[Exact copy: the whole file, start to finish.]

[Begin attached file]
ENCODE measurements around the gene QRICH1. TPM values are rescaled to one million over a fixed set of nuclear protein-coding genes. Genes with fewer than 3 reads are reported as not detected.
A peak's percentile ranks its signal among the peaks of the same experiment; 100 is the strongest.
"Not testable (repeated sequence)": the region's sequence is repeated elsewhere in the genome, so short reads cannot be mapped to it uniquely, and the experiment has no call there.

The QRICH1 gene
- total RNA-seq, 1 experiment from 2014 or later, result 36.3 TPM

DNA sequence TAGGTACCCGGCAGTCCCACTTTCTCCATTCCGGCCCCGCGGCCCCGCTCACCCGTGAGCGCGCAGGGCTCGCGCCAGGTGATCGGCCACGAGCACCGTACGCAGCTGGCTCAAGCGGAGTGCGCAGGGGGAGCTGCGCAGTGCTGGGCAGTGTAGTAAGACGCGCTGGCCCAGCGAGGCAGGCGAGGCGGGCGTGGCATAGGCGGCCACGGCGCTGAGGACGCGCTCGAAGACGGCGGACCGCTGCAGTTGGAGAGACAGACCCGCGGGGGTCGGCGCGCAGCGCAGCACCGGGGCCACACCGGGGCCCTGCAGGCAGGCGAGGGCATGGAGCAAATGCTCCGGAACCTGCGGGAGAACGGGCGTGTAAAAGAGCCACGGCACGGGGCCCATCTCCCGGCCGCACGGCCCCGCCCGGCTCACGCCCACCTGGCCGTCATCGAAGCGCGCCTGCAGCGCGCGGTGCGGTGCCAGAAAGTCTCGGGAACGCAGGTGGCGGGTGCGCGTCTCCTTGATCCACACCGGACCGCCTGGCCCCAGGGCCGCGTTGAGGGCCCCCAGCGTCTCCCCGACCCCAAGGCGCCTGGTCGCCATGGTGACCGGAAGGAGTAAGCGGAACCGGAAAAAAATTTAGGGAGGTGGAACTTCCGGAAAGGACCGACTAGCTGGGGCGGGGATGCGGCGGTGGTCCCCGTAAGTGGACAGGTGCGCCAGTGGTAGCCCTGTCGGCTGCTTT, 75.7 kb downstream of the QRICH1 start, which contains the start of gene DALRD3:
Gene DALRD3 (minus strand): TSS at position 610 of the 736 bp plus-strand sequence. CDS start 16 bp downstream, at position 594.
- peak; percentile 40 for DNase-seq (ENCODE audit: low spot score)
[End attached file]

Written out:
ENCODE measurements around the gene QRICH1. TPM values are rescaled to one million over a fixed set of nuclear protein-coding genes. Genes with fewer than 3 reads are reported as not detected.
A peak's percentile ranks its signal among the peaks of the same experiment; 100 is the strongest.
"Not testable (repeated sequence)": the region's sequence is repeated elsewhere in the genome, so short reads cannot be mapped to it uniquely, and the experiment has no call there.

The QRICH1 gene
- total RNA-seq, 1 experiment from 2014 or later, result 36.3 TPM

DNA sequence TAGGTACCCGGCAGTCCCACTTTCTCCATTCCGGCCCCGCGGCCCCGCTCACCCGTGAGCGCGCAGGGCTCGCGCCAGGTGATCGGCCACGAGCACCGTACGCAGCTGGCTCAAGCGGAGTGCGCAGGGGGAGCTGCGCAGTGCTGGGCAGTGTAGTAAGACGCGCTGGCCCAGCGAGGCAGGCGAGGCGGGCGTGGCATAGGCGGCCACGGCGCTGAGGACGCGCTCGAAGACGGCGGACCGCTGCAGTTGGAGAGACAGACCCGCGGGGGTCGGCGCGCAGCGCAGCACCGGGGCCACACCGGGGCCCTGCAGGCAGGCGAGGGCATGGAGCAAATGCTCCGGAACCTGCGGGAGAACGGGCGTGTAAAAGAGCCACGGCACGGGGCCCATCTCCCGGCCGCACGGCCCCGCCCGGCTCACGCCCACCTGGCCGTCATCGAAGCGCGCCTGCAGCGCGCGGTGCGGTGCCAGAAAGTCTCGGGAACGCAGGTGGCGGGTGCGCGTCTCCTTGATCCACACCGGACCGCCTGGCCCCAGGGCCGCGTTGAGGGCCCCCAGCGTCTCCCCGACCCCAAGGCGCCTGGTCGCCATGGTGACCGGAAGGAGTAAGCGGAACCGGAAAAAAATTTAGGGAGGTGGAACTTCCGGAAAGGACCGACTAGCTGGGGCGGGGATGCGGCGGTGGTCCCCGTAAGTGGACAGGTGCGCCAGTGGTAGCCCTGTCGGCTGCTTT, 75.7 kb downstream of the QRICH1 start, which contains the start of gene DALRD3:
Gene DALRD3 (minus strand): TSS at position 610 of the 736 bp plus-strand sequence. CDS start 16 bp downstream, at position 594.
- peak; percentile 40 for DNase-seq (ENCODE audit: low spot score)